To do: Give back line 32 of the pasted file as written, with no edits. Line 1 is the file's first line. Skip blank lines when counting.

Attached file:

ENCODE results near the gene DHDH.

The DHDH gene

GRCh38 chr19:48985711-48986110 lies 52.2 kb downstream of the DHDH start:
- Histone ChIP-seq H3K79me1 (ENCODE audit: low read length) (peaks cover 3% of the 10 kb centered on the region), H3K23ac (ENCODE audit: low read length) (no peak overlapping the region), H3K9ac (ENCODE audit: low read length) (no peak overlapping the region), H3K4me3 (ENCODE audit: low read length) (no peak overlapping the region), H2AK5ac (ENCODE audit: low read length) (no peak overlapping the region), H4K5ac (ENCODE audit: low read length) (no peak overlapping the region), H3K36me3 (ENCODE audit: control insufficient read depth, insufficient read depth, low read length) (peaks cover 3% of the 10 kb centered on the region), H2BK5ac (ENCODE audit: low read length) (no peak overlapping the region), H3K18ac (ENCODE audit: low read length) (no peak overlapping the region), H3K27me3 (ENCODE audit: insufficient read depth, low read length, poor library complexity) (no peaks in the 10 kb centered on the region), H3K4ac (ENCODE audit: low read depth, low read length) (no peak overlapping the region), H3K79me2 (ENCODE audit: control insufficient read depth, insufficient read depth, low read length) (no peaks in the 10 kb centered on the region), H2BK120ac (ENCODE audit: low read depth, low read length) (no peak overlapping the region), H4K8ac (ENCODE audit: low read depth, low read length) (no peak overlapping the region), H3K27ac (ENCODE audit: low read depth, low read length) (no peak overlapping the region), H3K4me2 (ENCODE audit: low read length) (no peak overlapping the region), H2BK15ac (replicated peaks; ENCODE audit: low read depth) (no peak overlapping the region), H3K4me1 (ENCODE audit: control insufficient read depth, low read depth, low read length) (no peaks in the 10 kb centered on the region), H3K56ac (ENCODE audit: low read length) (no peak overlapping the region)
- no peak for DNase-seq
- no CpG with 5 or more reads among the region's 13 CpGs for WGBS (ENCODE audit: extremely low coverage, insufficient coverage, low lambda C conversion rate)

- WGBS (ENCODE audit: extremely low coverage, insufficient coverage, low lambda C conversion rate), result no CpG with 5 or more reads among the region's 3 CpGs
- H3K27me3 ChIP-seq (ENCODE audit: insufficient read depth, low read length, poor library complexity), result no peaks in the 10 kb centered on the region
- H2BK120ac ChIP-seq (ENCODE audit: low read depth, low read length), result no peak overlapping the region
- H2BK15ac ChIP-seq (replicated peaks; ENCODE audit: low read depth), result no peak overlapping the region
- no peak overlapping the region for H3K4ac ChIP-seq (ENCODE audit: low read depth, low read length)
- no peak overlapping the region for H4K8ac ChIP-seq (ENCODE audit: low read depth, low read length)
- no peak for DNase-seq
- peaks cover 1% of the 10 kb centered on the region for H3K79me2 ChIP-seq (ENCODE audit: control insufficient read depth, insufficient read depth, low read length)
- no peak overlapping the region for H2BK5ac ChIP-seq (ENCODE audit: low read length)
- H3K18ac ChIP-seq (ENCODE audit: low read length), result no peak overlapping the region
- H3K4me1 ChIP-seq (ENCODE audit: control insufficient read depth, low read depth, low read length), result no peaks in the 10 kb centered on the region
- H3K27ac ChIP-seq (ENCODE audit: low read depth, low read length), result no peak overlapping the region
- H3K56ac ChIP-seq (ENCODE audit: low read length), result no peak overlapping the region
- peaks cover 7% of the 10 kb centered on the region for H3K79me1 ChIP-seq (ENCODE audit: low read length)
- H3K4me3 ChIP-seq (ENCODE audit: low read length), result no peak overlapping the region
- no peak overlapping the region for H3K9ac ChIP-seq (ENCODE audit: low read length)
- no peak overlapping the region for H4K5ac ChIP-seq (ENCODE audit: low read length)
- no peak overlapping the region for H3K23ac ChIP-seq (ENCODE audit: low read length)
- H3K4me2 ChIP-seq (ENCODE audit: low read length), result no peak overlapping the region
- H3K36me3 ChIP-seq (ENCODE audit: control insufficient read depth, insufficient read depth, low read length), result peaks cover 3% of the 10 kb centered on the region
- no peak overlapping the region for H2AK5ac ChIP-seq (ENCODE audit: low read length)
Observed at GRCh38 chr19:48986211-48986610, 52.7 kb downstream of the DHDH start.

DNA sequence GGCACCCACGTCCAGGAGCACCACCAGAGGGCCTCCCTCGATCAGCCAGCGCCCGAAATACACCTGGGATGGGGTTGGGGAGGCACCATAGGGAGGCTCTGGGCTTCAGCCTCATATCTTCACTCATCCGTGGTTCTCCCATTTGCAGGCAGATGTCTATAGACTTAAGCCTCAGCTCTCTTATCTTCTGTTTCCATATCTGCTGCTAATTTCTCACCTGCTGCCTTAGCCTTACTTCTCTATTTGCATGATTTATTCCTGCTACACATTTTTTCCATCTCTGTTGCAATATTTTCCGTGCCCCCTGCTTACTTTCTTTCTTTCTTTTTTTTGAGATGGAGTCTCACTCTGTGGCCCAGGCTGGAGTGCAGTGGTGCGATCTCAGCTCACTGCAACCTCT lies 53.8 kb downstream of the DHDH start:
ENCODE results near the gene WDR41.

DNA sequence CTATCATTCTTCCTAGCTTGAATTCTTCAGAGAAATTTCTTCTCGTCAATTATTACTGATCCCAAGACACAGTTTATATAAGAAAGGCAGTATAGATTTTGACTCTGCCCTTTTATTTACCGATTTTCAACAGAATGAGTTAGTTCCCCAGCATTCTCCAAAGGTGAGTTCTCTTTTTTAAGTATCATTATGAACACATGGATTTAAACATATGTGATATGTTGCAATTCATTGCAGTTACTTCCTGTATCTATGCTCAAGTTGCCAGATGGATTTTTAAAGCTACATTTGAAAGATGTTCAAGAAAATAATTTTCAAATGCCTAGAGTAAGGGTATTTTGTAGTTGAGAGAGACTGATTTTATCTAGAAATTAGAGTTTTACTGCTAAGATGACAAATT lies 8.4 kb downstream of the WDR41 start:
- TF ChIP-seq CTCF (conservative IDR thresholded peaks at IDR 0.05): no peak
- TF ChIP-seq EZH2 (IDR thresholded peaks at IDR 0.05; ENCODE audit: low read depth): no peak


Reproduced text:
- TF ChIP-seq CTCF (conservative IDR thresholded peaks at IDR 0.05): no peak